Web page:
(Federal-State Market News)

St. Joseph, Mo.

March 1


This Week Last Week Last Year

300,200 97,800 270,900

Larger auction receipts this week nationwide after the second lightest non-holiday receipt week in more than 10 years. No recent price comparisons in the South Central and Southeast regions, however a higher undertone noted on the grazing-type calves and a weaker undertone on the heavier two-way to yearling type steers and heifers.

The North Central area auction markets were mostly mixed as some ranchers and feedlot operators will be dealing with muddy pen conditions as warmer weather late week has spread from the West to the East coasts. Some more precipitation (upwards of 3-plus inches) is expected over the weekend from Oklahoma through the Southern Missouri/Northern Arkansas and into Kentucky and Tennessee. North Central and South Central auctions were back in business this week and buyers were hungry to fill orders for grazing calves. Ranchers are chomping at the bit to get calves into their yards so they can get the health programs in order for them prior to an April 1 turnout. This time of year typically brings good strings of calves and yearlings to town.

On Wednesday at Winter Livestock in Dodge City (KS), a half-load of 484 lb fancy steers sold at 206.00. Also on Wednesday, a load of 725 lb steers sold at the St Joseph (MO) Stockyards for 157.25 and a load of 818 lb steers sold at Bassett (NE) Livestock for 146.50. Reputation calves were on offer at Valentine (NE) Livestock Auction on Thursday. A load of 483 lbs steers sold at 210.75, while their 514 lb bigger brothers sold at 208.00. A total of 3 loads of 611 to 614 lb fancy steers sold for a weighted average of 182.35 and a load of 701 lb steers sold at 157.75. These cattle would’ve hardened up a little after making it through the severe cold of the last couple weeks. With that cold, all types of cattle would go into survival mode and pull on their energy reserves (fat) to try and maintain heat to keep going in the harsh conditions. Some cows closer to calving will put a little more birth weight into their gestating calf as temperatures plummet.

Calving season is upon the Southern Plains as the month of February doesn’t typically have the winter that it did this year. Calf-crops will be affected from dystocia issues to frozen ears and feet and some calves just go into shock and get hypothermic in a short period of time. Ranchers do all they can to ensure a good environment for calving, but Mother Nature can be brutal at times.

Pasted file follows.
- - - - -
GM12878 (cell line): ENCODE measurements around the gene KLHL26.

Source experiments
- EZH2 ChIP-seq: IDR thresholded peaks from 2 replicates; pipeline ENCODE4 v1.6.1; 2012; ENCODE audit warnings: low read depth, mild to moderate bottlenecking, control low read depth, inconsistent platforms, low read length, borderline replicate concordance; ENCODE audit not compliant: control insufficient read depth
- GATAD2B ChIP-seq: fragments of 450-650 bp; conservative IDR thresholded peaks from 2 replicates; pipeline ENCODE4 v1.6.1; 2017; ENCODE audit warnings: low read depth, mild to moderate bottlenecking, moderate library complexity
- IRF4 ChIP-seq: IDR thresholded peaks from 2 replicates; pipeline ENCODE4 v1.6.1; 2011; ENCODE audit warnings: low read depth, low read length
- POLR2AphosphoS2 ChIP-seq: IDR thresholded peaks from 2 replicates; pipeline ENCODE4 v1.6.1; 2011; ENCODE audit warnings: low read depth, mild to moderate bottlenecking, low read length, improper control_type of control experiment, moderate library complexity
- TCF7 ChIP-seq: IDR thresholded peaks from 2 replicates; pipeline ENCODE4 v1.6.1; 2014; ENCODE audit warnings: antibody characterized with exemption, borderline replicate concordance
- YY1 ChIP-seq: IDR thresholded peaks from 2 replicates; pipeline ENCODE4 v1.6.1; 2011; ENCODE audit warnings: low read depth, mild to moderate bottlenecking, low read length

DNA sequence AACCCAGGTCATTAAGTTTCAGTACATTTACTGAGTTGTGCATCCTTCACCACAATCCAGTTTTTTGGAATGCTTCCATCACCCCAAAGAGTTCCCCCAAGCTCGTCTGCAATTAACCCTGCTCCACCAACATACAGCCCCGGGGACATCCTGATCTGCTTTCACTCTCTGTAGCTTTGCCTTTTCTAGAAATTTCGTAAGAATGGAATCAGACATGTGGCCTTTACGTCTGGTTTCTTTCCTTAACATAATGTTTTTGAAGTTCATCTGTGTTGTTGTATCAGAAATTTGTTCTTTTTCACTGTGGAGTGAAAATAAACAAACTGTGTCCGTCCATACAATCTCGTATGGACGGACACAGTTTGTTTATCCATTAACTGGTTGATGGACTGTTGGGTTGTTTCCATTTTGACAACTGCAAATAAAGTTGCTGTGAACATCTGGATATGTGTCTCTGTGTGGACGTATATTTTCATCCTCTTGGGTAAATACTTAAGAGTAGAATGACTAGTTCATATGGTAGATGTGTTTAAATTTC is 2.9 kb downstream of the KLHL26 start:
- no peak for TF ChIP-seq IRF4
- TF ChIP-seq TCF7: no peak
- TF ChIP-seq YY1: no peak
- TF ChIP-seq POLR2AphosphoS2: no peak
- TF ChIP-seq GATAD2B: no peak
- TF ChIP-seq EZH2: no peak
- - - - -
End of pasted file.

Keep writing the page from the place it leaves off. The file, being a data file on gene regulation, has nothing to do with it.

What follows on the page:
This week’s fed cattle market was at 114.00 live in the South Plains and dressed sales in Nebraska being traded at 182.00. Boxed beef values have stalled somewhat with the Choice cutout closing the week 1.30 higher at 240.53, while Select was 1.83 higher at 229.73.

The Choice-Select spread has narrowed a little from the previous week and was published at 10.80. Cattle Slaughter under federal inspection estimated at 666K for the week, 114K more than last week, and 38K more than a year ago. YTD F.I.

Cattle Slaughter is estimated at 4.2 percent less than a year ago as of the end of February. Auction volume this week included 64 percent weighing over 600 lbs and 41 percent heifers.

Northwest Weighted Average Direct Feeder Cattle

Weekly Summary WA-OR-ID-UT

Feb. 26


This Week Last Week Last Year

894 932 1080

Compared to last week: Feeder steers and heifers mostly steady. Demand moderate to good. Supply included: 100% Feeder Cattle (68% Steers, 32% Heifers). Feeder cattle supply over 600 lbs was 100%. Unless otherwise noted, Feeder Cattle prices FOB based on net weights after a 2-3% shrink or equivalent, with a 4-8 cent slide > 600 lbs. Livestock reported this week originated from ID, OR, UT.

Steers — Medium and Large 1

76 Head: 825 lbs, 135.63 Current DEL

140 Head: 850 lbs, 136.00 Current DEL

392 Head: 900 lbs, 130.57 Current DEL

Heifers — Medium and Large 1

140 Head: 750 lbs, 124.86 Current FOB

26 Head: 725 lbs, 131.00 Current DEL

120 Head: 850 lbs, 128.00 Current DEL